This will eliminate the need for endless faxes, help clients track and easily access important documents, and greatly reduce the time demands of scanning and faxing.
While officially launched, the entire program will be rolled out over the spring months.
I can hardly wait to eliminate paper and files from my office. But I have to wonder, instead of complaining about all the paperwork, will I start saying I have too much screen work?
Comments Off on Got Duplex Questions? Just Ask
As everybody’s snow bound today, I thought it would be a good time to ask what questions you’d like answered.
What is it you would like to know about buying, selling or owning a duplex or investment property that you haven’t been able to resolve.
Is it how to determine the value of your property? How to evict a tenant? Or how to be sure you’re making a wise investment or getting a good value when you buy your first duplex?
Whatever it may be, just ask.
That’s what I’m here for.
Comments Off on Nothing Scientific, But The Real Estate Market Is Changing
I can’t say this enough. The real estate market is changing.
Last week I received multiple offers on two duplexes I had listed within five days of them going on the market.
Every Realt0r I’ve spoken with is suddenly busier than they’ve been in years.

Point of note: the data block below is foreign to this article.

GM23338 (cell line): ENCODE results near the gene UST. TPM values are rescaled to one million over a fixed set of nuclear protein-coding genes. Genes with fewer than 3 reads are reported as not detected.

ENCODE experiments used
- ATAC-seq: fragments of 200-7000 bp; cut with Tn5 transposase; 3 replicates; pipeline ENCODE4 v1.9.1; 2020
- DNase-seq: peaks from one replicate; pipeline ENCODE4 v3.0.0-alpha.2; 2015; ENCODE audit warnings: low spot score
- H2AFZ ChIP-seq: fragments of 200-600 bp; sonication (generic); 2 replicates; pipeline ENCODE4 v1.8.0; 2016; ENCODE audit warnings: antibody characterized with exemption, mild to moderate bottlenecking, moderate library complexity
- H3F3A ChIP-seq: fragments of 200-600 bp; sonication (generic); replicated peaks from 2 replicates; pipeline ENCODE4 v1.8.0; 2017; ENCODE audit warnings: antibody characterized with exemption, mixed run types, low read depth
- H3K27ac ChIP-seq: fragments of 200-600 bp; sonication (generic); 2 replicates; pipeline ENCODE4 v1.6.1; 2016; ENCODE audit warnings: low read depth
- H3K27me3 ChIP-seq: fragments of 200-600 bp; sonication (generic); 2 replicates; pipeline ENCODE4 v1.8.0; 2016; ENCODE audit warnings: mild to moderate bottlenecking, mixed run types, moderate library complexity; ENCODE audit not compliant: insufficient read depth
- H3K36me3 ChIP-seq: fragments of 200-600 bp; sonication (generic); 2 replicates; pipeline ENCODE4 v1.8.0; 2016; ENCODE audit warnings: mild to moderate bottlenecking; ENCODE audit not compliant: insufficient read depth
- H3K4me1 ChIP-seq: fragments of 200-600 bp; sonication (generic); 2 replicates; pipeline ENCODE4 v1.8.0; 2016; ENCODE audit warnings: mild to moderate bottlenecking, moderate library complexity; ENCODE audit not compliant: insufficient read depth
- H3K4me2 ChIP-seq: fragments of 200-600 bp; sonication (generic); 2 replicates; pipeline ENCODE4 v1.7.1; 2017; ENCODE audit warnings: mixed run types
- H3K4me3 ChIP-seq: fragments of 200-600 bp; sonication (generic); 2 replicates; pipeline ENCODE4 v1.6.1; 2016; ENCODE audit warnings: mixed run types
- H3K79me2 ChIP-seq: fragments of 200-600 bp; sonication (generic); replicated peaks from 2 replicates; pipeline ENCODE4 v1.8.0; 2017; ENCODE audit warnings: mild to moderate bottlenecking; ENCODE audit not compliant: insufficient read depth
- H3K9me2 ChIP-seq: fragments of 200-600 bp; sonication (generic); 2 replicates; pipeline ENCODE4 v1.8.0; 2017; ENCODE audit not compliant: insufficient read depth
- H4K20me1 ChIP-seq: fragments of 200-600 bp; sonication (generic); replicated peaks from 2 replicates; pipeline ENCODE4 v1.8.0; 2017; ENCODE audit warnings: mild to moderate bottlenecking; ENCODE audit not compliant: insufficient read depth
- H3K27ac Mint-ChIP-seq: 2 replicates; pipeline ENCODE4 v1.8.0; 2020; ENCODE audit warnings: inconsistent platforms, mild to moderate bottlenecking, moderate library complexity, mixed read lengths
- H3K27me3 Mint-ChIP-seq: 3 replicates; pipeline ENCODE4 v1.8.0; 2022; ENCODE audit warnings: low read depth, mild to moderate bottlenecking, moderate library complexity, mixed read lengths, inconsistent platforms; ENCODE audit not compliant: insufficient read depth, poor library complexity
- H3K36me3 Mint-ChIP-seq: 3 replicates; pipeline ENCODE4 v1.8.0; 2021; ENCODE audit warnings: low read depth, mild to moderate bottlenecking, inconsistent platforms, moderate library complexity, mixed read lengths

And this seems to be true in everywhere.
I am en route to a national Keller Williams conference in Anaheim and decided to stop in and see my snowbird parents who winter in Scottsdale along the way.
Yesterday they wanted to look at open houses in a high-end, gated community. As that market is completely foreign to me, I was willing to go along.
Every single agent I spoke with told me they hadn’t been this busy in years. In fact, since January 1, this particular neighborhood had seen 25 properties go under contract.
They sensed, as do I, that there’s somehow a renewed sense of optimism in the air. It isn’t anything we can measure, but things feel different.
Granted, we’re not out of the woods yet. RealtyTrac is still forecasting that 1.25 million homes will go back to lenders nationally this year. This figure represents a 25 percent increase over last year.
In other words, don’t count on any real appreciation in property values until that bank owned inventory works its way through the system; which could take years.
However, if you’ve been waiting for the “bottom of the market” to start your investment career or buy your first duplex, don’t wait too long.
Things are changing.
Comments Off on Why Your Realtor Likes To Feel Used
Most people think they only time they should speak with a Realtor is when it’s time to buy or sell a duplex.
They should call us often.
And not because we might be lonely. But rather, because we like to feel and actually are, useful.
Realtors are not only familiar with market trends, but because of our daily hands-on involvement with property, we’re also an invaluable resource for information about community happenings, names of good contractors, specialized attorneys and accountants, updated vacancy rates, property management tips, and almost anything else you could need relating to your property.